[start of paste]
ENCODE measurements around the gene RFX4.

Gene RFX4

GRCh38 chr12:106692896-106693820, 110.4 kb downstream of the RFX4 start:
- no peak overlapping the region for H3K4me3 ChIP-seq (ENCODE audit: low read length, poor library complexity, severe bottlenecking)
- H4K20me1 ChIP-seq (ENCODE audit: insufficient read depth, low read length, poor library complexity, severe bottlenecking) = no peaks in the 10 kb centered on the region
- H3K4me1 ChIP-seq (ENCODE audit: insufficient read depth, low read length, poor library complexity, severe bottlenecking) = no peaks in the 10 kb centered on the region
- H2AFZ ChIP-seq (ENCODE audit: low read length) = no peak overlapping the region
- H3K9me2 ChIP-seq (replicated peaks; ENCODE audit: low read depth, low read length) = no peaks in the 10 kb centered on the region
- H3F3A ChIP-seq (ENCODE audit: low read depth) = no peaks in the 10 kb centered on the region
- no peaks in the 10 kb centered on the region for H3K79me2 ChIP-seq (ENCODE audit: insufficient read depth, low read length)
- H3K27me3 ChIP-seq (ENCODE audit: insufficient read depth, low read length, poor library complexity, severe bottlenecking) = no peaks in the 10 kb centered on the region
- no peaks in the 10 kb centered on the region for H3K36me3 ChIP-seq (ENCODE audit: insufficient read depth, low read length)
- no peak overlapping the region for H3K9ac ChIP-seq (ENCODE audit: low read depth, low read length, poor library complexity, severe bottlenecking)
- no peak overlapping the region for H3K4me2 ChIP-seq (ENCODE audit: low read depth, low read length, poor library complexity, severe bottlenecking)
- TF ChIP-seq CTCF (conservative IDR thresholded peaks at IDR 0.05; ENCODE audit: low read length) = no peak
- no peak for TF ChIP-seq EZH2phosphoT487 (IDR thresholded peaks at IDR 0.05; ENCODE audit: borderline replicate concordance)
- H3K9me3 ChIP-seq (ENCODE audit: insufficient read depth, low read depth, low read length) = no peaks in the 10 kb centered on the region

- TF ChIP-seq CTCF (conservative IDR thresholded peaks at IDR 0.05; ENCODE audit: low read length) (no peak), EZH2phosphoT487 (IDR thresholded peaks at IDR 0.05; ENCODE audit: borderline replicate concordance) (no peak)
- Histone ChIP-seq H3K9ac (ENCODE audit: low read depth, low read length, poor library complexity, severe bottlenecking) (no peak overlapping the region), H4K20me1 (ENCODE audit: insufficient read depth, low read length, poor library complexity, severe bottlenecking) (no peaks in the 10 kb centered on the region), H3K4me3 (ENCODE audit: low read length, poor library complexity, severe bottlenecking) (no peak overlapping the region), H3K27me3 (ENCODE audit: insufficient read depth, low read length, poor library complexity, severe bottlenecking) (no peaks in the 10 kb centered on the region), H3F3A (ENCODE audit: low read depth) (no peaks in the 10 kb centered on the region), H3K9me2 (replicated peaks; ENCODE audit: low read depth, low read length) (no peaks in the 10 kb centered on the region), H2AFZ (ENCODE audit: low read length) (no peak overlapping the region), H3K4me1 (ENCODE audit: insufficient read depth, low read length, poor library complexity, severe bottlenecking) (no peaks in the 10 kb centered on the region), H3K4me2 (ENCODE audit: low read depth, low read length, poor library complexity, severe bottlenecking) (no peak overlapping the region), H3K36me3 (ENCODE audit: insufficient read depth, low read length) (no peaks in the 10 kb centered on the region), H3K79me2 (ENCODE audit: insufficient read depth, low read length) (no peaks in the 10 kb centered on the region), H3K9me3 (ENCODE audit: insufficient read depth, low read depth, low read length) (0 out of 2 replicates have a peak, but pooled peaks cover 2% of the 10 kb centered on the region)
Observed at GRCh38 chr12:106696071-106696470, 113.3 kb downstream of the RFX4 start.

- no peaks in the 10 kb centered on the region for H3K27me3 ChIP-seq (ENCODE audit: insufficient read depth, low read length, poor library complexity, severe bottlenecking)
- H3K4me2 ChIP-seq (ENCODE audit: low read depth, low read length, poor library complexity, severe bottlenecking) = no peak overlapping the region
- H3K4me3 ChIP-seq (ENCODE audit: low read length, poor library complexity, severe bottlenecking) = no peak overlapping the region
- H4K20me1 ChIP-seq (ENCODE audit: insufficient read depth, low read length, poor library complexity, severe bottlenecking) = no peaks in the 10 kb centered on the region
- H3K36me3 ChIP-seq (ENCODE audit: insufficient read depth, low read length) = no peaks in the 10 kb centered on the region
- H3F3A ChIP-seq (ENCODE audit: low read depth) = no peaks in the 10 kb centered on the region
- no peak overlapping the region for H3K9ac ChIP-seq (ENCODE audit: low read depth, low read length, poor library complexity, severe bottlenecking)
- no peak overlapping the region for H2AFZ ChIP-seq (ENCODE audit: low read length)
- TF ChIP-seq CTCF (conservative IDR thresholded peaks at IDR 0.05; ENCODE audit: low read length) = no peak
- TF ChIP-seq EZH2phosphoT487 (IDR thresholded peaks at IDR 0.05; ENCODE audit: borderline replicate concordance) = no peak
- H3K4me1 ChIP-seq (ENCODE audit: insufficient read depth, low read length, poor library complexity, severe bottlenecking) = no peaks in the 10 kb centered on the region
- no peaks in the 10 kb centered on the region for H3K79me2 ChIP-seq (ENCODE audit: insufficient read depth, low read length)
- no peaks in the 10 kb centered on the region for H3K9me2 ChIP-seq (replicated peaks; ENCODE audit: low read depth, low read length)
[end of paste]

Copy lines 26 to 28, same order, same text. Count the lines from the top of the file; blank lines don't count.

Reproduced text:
- H3F3A ChIP-seq (ENCODE audit: low read depth) = no peaks in the 10 kb centered on the region
- no peak overlapping the region for H3K9ac ChIP-seq (ENCODE audit: low read depth, low read length, poor library complexity, severe bottlenecking)
- no peak overlapping the region for H2AFZ ChIP-seq (ENCODE audit: low read length)